Jul 22 2008 Posted: 00:00 IST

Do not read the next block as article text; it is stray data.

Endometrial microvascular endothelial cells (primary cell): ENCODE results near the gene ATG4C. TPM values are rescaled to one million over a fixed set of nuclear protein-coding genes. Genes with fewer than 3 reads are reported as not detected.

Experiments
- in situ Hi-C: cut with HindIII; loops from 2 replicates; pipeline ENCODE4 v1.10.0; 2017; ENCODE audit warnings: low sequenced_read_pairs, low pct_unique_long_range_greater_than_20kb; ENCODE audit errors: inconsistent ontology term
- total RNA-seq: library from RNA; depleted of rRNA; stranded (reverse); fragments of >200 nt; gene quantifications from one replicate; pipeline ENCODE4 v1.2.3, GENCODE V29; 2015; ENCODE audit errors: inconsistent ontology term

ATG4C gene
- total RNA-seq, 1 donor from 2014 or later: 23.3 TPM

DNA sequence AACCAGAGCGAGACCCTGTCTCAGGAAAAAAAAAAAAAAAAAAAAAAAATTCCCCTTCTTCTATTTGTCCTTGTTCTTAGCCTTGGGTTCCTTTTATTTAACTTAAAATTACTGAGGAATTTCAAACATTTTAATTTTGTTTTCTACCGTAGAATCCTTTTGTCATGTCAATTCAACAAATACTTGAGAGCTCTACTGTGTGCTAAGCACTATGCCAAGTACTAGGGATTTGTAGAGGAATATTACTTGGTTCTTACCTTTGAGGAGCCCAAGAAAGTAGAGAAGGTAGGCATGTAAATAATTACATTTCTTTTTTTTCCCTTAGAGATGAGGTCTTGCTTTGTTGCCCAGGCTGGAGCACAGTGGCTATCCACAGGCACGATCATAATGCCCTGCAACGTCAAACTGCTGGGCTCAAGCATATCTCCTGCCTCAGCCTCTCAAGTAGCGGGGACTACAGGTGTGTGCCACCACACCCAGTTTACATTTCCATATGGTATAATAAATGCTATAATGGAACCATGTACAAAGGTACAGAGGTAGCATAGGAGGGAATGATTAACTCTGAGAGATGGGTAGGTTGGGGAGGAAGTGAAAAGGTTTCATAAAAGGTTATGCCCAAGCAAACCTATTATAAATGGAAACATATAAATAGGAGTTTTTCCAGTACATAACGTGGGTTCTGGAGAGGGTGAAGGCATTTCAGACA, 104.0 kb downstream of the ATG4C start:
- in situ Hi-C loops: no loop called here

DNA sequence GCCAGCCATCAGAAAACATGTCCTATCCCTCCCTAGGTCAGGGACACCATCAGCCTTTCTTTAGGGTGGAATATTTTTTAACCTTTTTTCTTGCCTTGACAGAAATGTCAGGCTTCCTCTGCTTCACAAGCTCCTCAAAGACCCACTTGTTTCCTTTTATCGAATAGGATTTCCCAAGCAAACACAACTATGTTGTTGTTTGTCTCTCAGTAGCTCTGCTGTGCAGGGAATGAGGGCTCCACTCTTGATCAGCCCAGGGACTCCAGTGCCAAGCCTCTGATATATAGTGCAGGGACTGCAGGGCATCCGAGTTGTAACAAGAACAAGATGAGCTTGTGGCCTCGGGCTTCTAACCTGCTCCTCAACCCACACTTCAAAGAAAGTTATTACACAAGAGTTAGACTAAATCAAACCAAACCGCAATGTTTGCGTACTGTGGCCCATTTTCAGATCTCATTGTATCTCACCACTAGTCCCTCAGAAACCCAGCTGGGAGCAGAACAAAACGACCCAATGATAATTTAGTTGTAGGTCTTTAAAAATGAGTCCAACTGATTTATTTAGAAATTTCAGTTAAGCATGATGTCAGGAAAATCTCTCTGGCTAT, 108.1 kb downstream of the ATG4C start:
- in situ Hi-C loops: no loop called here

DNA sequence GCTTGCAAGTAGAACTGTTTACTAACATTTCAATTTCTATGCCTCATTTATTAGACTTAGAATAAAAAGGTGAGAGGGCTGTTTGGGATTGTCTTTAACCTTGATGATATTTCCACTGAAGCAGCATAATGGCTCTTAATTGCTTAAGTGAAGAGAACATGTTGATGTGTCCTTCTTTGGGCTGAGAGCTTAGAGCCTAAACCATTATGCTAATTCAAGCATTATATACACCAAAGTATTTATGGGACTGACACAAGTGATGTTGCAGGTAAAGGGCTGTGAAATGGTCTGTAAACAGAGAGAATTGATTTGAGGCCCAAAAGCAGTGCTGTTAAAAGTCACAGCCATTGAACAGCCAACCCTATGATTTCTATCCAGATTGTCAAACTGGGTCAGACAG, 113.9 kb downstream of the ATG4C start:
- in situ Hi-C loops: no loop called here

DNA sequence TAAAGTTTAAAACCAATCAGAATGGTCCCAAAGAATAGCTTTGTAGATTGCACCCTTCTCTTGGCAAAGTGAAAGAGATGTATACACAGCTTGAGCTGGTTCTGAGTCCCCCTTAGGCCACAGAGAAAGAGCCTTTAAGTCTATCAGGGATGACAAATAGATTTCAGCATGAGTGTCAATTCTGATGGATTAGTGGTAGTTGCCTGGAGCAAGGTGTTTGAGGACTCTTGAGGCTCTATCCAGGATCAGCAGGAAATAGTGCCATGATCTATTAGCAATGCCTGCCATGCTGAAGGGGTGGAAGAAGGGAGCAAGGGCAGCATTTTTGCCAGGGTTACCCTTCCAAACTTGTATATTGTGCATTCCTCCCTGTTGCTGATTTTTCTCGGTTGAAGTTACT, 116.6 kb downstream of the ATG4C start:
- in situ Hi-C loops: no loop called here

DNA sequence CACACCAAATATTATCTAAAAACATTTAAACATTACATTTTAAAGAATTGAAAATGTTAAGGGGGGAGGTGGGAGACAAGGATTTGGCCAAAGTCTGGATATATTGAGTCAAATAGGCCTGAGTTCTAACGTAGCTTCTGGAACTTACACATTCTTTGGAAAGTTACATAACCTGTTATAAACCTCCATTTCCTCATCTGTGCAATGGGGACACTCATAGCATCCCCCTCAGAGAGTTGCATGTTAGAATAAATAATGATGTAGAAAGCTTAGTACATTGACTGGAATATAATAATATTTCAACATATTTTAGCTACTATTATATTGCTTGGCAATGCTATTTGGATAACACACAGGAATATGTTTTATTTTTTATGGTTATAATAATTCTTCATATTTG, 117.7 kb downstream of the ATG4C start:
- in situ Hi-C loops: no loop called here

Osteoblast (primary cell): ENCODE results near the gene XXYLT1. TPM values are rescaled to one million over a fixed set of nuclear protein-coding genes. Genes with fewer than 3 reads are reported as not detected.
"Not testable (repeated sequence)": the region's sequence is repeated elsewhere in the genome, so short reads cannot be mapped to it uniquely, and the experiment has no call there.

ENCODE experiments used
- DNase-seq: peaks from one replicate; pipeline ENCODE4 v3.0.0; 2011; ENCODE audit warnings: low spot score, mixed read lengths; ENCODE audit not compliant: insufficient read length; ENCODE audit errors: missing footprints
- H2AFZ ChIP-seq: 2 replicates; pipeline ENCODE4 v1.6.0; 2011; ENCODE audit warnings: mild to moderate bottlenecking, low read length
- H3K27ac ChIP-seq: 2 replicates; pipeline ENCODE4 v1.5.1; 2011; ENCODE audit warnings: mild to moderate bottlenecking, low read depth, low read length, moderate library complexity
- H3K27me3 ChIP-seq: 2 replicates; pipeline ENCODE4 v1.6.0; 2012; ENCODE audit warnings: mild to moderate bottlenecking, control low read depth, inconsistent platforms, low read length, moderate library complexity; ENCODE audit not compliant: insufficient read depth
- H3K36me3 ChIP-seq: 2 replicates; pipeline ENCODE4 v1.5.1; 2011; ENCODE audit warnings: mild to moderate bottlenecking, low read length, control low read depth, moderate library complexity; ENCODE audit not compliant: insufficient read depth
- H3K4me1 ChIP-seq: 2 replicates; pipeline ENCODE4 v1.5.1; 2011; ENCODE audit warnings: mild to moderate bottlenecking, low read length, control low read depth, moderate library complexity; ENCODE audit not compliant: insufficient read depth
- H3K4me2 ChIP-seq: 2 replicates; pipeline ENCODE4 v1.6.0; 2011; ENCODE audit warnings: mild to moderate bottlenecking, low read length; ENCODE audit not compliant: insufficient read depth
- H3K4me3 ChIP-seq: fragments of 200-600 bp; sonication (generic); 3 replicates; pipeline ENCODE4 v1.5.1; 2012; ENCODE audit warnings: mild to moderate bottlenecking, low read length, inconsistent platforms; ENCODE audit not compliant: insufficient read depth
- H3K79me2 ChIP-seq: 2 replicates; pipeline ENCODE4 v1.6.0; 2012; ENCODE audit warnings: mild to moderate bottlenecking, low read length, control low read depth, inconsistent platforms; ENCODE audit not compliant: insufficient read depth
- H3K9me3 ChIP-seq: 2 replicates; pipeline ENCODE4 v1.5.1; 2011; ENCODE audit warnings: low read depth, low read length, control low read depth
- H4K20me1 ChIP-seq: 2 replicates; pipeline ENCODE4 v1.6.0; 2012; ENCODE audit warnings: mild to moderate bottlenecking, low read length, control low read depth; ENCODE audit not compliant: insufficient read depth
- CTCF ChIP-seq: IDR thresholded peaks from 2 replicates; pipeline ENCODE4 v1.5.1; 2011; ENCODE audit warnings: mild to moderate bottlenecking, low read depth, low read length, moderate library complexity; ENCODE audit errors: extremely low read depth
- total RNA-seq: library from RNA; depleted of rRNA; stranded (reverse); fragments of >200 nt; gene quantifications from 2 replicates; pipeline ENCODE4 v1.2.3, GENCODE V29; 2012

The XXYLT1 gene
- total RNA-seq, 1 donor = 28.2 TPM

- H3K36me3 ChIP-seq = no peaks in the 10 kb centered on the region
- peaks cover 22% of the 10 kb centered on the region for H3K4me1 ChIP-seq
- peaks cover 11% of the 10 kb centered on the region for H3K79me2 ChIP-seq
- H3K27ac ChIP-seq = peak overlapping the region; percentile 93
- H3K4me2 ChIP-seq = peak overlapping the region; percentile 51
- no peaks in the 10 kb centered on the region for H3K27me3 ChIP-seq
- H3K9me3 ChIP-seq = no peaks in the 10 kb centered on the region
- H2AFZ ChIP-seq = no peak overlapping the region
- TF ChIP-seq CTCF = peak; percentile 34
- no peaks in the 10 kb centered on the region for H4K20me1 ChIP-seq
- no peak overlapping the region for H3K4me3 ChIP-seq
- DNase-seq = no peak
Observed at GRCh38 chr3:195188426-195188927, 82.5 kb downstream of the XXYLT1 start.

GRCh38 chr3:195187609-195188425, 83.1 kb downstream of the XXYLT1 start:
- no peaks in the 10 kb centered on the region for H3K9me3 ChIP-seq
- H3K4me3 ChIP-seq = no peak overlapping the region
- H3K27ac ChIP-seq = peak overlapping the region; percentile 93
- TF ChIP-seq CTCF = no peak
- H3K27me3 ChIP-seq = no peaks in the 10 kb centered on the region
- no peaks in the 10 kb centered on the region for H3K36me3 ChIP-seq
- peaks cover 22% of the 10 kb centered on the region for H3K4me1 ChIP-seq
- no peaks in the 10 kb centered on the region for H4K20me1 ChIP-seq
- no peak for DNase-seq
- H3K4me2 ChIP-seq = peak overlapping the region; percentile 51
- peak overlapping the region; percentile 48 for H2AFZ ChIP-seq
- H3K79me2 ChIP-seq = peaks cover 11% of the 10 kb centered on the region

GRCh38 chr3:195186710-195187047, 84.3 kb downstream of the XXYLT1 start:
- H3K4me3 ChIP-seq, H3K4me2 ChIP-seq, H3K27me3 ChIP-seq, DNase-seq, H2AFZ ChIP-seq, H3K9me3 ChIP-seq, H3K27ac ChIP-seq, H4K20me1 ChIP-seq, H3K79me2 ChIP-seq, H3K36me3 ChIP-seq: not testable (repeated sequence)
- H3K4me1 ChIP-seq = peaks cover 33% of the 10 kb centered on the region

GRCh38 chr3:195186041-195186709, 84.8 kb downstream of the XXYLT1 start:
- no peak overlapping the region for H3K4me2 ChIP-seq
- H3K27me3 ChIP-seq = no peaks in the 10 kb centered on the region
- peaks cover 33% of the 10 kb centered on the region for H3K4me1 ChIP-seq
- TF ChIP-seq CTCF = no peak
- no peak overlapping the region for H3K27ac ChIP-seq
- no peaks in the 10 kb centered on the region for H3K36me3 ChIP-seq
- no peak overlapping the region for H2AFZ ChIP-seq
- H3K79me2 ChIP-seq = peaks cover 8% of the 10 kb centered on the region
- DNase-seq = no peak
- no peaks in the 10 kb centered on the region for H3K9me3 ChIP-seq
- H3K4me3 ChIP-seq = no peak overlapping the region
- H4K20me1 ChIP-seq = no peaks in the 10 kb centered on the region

NUI Galway PhD student Ruairi Nestor, from Ballyglass, Co. Mayo, has won a prestigious international award at a conference in Lausanne, Switzerland. Ruairi received the Libersky Prize for the best research paper by a student at the 2008 SPHERIC International Workshop, for his work in the field of Computational Fluid Dynamics (CFD). CFD is a set of techniques for accurate computer simulations of the flow of gases and liquids. The technology is central in the design of systems from airliners to medical devices. Ruairi's work is the latest stage in a project by a team of NUI Galway researchers who are developing new CFD methods with the potential to simulate ever more complex systems. The research is carried out in the Department of Mechanical and Biomedical Engineering and the National Centre for Biomedical Engineering Science, and involves development of mathematical methods which are then built into new software. Ruairi, a graduate of Mechanical Engineering at NUI Galway, has already achieved success in his academic ventures by securing an Embark Postgraduate Research Scholarship. Operated by the Irish Research Council for Science, Engineering and Technology (IRCSET), the scholarship is designed for researchers in the sciences, engineering or technology at either Masters or Doctorate level. Dr Nathan Quinlan, Department of Mechanical and Biomedical Engineering, NUI Galway, commented: "The IRCSET scholarships and other such schemes make this kind of research possible in Ireland. There are opportunities for a whole new generation of engineers and scientists to excel in research". Renewable energy and medical implant technology are among the sectors where advanced CFD methods are needed. According to Ruairi, "The techniques we are developing have the potential to improve the design of flow devices such as artificial heart valves or wave energy converters. It is a great honour to receive an award for my work at international level". Dr Nathan Quinlan, Department of Mechanical and Biomedical Engineering, NUI Galway, commented, "This award is a great achievement by Ruairi and the team, and it also highlights the international quality of engineering research going on at NUI Galway. Computational techniques like the one we're working on are going to be crucial for the creation of new technology in key industries". The paper presented by Ruairi in Switzerland, "Moving Boundary Problems in the Finite Volume Particle Method", was co-authored by fellow PhD student Mihai Basa and their supervisor, NUI Galway's Dr Nathan Quinlan.